By Saul Gwakuba Ndlovu
The article published by The Patriot about some lexicological relationship between Shona and some Semitic dialects confirmed an unusually recognised common origin of a group of some African languages with those of western Asia and southern Europe.
The group of African languages, some of whose words have similar origins, forms and meanings as some Semitic dialects are those of the eastern Bantu.
That could be because the Bantu, whose original place of abode is the African geographical region stretching eastwards from the Great Lakes towards the Red Sea-Indian Ocean as well as northwards across what the Arabs called ‘Bilad as Sudan’ (the land of the black people) and southwards across what was known as Tanganyika (now mainland Tanzania).
‘Tanganyika’ is Shona for ‘where the land or earth begins’. To the north, the black race was found in what was later called Egypt and in all the Maghrib countries (Libya, Tunisia, Algeria and Morocco.)
Archaeologists have established that the Sahara Desert was once a thick forest.
They have also discovered that human beings lived in the Olduval Valley in Tanzania some centuries before the biblical Adam and Eve inhabited the then green valley known as the Garden of Eden.
They have established that the human race existed before the Biblical creation dates, and that in ancient Babylonian literature, there are passages about the origin of mankind, about Paradise and the flood.
Archaeologists found an inscription of a Babylonia King Nabonidus that were dated about 550 years BC. The inscription stated that Nabonidus restored a temple built by a Babylonian king called Naram-Sin.
The inscription said the temple was constructed some 3 200 years earlier. That meant that Naram-Sin built the temple in about 3400 BC.
That discovery was acknowledged by prominent students of the social and cultural history of that region who had earlier found inscriptions of Sargon the First, the father of Naram-Sin.
They had also found historical inscriptions of predecessors of Sargon the First who had ruled Assyria some 500 years before Sargon the First.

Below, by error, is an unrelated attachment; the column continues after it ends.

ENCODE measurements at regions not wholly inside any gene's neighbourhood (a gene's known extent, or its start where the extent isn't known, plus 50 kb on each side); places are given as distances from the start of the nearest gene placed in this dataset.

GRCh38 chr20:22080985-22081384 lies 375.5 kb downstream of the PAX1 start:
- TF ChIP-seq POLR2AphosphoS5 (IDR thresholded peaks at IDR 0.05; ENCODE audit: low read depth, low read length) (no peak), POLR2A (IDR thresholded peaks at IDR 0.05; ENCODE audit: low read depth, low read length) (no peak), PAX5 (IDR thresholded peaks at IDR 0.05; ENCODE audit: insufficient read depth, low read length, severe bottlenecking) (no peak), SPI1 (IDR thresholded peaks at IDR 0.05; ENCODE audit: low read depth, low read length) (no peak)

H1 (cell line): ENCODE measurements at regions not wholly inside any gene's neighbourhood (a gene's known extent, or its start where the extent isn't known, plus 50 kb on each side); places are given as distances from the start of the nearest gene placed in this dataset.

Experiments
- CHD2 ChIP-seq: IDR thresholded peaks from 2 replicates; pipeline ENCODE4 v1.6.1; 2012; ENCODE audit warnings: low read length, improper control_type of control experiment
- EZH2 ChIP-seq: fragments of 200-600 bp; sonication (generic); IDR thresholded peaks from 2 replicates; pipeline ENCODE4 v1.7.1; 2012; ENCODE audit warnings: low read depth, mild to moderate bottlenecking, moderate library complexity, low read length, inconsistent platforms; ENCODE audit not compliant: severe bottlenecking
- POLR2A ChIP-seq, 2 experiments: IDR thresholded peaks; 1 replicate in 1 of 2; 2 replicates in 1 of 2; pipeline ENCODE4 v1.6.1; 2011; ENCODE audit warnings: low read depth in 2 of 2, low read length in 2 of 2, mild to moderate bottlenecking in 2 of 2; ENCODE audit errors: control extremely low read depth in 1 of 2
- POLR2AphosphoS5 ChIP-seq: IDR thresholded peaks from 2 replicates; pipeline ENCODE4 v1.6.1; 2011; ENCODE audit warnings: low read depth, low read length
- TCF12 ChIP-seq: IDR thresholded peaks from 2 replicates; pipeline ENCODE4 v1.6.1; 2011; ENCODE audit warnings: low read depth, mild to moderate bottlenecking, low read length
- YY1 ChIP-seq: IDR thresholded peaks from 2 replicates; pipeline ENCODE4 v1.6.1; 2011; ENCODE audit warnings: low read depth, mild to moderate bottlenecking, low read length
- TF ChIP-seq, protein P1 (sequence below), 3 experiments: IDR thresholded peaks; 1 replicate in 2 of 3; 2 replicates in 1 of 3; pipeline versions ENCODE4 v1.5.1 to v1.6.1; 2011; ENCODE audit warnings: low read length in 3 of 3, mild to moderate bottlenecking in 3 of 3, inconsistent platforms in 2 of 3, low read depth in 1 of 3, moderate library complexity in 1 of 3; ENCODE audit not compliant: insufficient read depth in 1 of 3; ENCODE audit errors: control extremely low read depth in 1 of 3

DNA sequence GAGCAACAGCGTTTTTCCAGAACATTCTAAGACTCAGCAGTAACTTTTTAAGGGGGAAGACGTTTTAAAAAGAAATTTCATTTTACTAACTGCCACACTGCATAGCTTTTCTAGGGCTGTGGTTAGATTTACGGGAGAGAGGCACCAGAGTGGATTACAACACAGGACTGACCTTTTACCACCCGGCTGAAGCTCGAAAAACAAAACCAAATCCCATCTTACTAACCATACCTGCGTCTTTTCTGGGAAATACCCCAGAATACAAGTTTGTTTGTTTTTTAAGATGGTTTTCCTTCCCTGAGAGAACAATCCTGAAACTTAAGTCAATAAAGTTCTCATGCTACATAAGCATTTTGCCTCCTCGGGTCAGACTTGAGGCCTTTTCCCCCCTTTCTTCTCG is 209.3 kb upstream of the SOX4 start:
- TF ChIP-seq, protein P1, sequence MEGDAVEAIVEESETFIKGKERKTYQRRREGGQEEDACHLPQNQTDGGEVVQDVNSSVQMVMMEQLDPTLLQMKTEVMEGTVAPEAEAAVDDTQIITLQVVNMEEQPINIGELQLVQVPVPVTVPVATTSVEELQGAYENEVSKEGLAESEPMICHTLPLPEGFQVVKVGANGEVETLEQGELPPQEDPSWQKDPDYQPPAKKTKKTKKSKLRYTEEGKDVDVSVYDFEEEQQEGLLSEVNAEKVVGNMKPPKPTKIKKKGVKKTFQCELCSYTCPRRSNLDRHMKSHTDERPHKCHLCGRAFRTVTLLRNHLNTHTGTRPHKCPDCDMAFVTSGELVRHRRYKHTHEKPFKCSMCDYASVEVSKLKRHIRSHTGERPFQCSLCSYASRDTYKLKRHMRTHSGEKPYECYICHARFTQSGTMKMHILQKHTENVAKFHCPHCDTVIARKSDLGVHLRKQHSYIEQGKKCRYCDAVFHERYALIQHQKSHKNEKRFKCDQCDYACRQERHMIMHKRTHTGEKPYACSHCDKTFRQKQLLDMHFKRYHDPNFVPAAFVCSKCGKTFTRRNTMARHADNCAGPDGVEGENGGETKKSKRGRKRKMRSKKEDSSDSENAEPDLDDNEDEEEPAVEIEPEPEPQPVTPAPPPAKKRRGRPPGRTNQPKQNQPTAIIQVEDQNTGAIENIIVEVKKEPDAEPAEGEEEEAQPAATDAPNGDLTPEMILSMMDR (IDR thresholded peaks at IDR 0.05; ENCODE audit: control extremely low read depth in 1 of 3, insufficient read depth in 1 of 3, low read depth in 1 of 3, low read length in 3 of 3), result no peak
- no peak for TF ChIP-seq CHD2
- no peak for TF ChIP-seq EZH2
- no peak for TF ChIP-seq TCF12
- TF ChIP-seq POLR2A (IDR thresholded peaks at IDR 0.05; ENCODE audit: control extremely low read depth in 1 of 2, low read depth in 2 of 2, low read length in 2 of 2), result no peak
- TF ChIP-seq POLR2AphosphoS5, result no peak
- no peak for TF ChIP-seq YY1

That simply means they ruled that land in about 4250 BC.
That means we cannot rule out the existence of people in Africa and elsewhere even earlier than those dates, an obvious possibility that may include the existence of people of Shona origin in the Middle East.
Meanwhile, the Book of Genesis names generations to the creation of the first man to 4219 BC.
If we adopt the Greek cultural version that held that patriarchs fathered their children in a more advanced age than was the practice among the Hebrews, we will get a much earlier date for Sargon the First and other rulers of that region; a much earlier date than the 4219 BC we get by using the Book of Genesis.
We now come to the story about the Tower of Babel.
The word ‘Babel’ is derived from two Hebrew words ‘bab ili’ which mean the gate of god. The writer of this article visited the site of the ill-fated Tower of Babel in Iraq in 1977 as one of the guests of Iraqi journalists.
Biblical legend has it that after the tower had been built to a quite lofty height, Jehovah confused the builders’ speech, leading to their abandonment of the project. The structure collapsed sooner rather than later.
It is said that various languages came into existence from that time. However, some social scientists say that the project was undertaken by a large number of slaves from various parts of North Africa, the Middle East, the Adriatic and Balkan region and also from the Slavic countries such as modern Bulgaria, Romania (the former Yugoslavia) and the Mediterranean islands of Malta, Cyprus, Sicily and Rhodes.
They suspect that the slaves revolted and the project was abandoned. Since they used ordinary mortar and not cement, the tower was bound to fall, as it did.
Each group of slaves had walked away in revolt and spoke its own language or dialect.